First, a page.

Today the US Senate was where Marine General James F. Amos blurted out fears of 'emasculation'. Before that high drama came took place, the US Senate's Armed Services Subcommittee on Readiness and Management Support had to be called to order and chair Evan Bayh did that noting, "The purpose of today's hearing is to address the growing strain placed upon our Army and Marine Corps. We will receive testimony on the current readiness of ground forces with respect to deployed, deploying and non-deployed units. We will also discuss the Army and the Marine Corps' abilitiy to provide forces to meet combat commanders' requirements and to respond to unforseen contingincies. We're particularly interested in your assessment of the risks resulting from the continued committment of combat forces to Iraq and Afghanistan. Additionally the subcommittee would be interested to know your views on the current and projected readiness reporting systems used by the Department of Defense. Over the last several years, we have observed total force readiness decline as a result of combat operations in Iraq and Afghanistan and elsewhere around the globe."
The witnesses appearing before the Subcommittee were the Army's General Peter W. Chiarelli and the Marines' General Amos. A surprise witness was Ranking Republican subcommittee member Richard Burr's tie which was a ghastly pink thing with silver and blue stripes that appeared to have just surfaced on his closet floor that morning after having gone underground at some point in 1975. The tie formed no words but somehow spoke volumes and may, in fact, have warded off Democrats which would explain why so few were present. On the Republican side, four serve on the committee and three showed up: Senators Burr, James Inhofe and John Thune took part in the hearing. Six Democrats are assigned to the committee. Bayh was present. We'll note a portion of Senator Roland Burris' opening remarks since he also showed up for the hearing.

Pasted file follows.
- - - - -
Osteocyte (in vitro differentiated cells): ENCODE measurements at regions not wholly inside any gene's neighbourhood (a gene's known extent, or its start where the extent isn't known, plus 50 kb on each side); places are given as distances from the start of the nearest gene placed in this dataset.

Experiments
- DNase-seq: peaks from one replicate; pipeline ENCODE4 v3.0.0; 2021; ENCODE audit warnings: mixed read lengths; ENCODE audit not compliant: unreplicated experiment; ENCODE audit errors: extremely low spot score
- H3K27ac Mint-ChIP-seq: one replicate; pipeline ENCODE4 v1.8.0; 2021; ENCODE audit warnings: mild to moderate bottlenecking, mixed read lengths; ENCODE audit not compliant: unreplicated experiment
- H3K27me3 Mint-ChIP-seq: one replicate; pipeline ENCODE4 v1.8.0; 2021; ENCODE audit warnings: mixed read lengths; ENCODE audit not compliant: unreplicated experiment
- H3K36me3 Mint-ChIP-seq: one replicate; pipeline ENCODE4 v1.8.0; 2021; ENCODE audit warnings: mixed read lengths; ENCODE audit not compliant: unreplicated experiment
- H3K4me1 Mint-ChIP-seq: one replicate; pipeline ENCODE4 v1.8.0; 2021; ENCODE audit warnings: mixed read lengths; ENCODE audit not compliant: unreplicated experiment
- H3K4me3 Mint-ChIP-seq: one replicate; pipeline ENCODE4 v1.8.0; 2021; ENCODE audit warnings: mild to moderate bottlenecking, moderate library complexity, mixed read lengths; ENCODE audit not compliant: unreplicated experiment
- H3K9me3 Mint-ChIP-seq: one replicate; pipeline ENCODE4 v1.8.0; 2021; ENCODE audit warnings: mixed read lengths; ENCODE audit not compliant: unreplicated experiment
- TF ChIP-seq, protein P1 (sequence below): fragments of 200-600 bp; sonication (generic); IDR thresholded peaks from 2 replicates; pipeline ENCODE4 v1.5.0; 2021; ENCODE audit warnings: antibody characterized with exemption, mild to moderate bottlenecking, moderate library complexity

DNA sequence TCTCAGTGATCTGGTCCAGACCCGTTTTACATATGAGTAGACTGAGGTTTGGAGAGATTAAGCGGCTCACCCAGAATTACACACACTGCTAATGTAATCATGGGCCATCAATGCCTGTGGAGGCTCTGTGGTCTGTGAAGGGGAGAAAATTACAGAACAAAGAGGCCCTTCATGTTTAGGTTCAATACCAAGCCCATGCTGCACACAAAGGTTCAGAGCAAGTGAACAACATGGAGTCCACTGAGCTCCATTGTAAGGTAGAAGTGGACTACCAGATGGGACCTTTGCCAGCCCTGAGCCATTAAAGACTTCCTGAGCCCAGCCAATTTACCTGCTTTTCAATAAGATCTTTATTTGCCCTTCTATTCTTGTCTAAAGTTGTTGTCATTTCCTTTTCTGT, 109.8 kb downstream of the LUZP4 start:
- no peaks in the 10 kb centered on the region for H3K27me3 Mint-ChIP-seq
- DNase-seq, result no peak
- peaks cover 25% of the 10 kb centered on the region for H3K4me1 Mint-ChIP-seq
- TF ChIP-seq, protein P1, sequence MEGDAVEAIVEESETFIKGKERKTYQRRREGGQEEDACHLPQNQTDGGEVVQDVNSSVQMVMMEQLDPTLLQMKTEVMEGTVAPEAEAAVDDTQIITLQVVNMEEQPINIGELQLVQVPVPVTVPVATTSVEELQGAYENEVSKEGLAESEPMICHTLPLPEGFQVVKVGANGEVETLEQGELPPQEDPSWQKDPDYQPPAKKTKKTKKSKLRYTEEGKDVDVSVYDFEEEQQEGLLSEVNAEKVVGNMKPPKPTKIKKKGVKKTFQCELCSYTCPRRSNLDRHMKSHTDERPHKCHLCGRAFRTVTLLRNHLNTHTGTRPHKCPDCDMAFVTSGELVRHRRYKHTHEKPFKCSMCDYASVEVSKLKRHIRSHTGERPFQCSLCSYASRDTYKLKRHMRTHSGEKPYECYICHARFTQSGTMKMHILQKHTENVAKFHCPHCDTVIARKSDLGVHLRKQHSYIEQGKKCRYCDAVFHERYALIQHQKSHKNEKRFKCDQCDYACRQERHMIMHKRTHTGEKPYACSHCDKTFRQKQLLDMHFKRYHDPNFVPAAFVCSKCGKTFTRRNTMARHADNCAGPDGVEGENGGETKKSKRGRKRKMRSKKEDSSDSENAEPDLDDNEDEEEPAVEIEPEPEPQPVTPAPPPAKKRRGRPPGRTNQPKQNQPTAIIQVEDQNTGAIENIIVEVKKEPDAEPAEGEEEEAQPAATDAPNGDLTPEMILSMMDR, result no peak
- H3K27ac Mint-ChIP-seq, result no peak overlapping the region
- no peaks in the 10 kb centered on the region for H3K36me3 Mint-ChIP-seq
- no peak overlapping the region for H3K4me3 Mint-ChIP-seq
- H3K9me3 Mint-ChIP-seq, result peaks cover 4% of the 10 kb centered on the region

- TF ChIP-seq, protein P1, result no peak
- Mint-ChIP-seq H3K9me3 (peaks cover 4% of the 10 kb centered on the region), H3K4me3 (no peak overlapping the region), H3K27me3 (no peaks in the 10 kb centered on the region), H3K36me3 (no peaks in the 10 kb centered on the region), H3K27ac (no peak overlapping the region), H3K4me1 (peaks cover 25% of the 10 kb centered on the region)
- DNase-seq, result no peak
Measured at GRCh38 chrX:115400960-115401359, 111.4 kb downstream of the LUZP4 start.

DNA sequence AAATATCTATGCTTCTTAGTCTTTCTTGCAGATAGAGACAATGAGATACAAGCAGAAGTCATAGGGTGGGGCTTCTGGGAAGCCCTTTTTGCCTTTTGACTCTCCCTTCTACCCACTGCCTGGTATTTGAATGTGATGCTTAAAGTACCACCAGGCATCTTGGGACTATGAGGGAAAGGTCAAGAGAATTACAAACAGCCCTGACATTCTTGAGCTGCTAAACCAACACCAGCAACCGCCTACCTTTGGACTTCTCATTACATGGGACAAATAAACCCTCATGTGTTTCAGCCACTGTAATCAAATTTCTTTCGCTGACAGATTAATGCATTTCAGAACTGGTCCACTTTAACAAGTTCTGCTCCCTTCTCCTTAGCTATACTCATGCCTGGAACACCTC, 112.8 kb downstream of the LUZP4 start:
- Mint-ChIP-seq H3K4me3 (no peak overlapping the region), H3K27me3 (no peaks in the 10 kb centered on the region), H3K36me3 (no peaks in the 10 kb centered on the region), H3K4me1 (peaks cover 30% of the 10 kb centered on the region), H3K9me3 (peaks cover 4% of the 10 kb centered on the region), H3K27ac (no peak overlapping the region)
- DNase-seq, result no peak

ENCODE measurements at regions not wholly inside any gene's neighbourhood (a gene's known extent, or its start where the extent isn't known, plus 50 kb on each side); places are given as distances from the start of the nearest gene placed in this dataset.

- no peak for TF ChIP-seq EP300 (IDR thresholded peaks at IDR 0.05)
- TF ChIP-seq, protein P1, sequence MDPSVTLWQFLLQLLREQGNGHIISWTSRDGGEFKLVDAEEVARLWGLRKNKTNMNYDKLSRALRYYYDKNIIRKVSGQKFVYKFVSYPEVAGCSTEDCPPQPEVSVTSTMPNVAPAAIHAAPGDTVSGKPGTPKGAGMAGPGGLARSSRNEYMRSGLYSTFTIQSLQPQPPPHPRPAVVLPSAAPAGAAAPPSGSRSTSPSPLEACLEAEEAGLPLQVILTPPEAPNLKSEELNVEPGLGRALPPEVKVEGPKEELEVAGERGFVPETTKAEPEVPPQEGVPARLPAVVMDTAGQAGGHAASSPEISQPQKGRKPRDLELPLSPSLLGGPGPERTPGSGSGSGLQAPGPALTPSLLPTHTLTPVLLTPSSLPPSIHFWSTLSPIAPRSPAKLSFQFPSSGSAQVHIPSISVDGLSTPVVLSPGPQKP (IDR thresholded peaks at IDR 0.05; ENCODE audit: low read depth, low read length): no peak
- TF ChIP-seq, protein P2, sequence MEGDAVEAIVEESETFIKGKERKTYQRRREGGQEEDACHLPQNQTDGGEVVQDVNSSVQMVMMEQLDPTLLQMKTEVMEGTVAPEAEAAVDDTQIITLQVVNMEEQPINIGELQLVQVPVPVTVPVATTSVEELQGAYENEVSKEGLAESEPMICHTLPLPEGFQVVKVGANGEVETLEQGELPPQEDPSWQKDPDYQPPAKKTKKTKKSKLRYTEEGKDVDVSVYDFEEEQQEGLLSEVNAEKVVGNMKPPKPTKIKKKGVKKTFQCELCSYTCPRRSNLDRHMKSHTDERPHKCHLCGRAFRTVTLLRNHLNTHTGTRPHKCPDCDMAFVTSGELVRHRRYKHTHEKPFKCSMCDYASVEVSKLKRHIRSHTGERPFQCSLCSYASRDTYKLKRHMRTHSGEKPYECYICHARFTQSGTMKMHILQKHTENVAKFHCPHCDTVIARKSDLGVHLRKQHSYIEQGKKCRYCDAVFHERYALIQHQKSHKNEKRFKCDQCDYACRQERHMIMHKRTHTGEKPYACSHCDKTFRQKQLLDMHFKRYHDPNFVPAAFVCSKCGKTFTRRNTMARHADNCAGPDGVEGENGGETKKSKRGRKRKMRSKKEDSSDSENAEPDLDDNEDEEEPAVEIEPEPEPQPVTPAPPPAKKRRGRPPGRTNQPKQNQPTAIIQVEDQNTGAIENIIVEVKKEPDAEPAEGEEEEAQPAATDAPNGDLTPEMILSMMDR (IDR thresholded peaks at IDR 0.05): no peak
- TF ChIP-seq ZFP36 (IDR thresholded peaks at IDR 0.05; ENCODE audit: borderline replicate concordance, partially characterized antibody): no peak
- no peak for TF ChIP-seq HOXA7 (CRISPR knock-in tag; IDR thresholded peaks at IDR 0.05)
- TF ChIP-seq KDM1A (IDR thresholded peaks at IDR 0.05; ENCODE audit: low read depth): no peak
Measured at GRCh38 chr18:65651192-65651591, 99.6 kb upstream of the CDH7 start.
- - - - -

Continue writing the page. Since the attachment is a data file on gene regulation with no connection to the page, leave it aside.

Roland Burris: . . . I just want to thank our military personnel for all that they do for us, I will have a few questions. But my favorite saying -- and I want the military personnel to hear this statement: We are able to do what we do in America because of what you do across the world for our protection. Just keep that in mind. And we appreciate your committment, your effort and your dedication to making us the strongest country in the world. And every time I see one of you, whether you're a private or a four-star general, I saulte each and every one of you.
Democratic Senator Mark Udall joined the subcomittee near the end of the hearing (last third). Dropping back to the start, Gen Chiarelli paraphrased and summarized his [PDF format warning] prepared statement and key point was that the army will respond on the budget when its released by the White House. Gen Amos read his [PDF format warning] prepared statement which used phrases such as "the Long War".